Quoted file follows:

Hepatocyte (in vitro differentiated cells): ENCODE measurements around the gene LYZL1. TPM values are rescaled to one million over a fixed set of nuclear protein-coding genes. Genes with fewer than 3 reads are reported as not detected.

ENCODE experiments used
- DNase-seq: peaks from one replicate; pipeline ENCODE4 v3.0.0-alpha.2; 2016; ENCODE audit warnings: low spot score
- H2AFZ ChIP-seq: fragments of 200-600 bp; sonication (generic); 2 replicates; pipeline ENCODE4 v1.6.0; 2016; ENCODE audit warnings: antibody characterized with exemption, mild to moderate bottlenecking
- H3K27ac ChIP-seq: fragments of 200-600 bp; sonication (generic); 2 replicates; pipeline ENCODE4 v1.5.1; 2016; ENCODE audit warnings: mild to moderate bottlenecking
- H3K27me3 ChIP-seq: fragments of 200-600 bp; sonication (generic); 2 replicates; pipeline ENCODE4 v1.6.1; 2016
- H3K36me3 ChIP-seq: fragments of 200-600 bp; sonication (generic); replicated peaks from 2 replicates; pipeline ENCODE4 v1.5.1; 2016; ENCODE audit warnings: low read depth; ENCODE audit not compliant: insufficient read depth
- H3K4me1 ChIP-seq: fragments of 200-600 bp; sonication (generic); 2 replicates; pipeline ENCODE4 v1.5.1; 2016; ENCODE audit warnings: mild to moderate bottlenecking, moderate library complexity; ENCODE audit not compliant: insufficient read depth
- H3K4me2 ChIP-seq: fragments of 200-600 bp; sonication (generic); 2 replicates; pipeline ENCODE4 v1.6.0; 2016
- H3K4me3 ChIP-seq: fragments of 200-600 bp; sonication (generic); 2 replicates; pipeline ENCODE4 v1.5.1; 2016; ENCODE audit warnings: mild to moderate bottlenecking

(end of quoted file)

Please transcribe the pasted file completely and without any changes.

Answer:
Hepatocyte (in vitro differentiated cells): ENCODE measurements around the gene LYZL1. TPM values are rescaled to one million over a fixed set of nuclear protein-coding genes. Genes with fewer than 3 reads are reported as not detected.

ENCODE experiments used
- DNase-seq: peaks from one replicate; pipeline ENCODE4 v3.0.0-alpha.2; 2016; ENCODE audit warnings: low spot score
- H2AFZ ChIP-seq: fragments of 200-600 bp; sonication (generic); 2 replicates; pipeline ENCODE4 v1.6.0; 2016; ENCODE audit warnings: antibody characterized with exemption, mild to moderate bottlenecking
- H3K27ac ChIP-seq: fragments of 200-600 bp; sonication (generic); 2 replicates; pipeline ENCODE4 v1.5.1; 2016; ENCODE audit warnings: mild to moderate bottlenecking
- H3K27me3 ChIP-seq: fragments of 200-600 bp; sonication (generic); 2 replicates; pipeline ENCODE4 v1.6.1; 2016
- H3K36me3 ChIP-seq: fragments of 200-600 bp; sonication (generic); replicated peaks from 2 replicates; pipeline ENCODE4 v1.5.1; 2016; ENCODE audit warnings: low read depth; ENCODE audit not compliant: insufficient read depth
- H3K4me1 ChIP-seq: fragments of 200-600 bp; sonication (generic); 2 replicates; pipeline ENCODE4 v1.5.1; 2016; ENCODE audit warnings: mild to moderate bottlenecking, moderate library complexity; ENCODE audit not compliant: insufficient read depth
- H3K4me2 ChIP-seq: fragments of 200-600 bp; sonication (generic); 2 replicates; pipeline ENCODE4 v1.6.0; 2016
- H3K4me3 ChIP-seq: fragments of 200-600 bp; sonication (generic); 2 replicates; pipeline ENCODE4 v1.5.1; 2016; ENCODE audit warnings: mild to moderate bottlenecking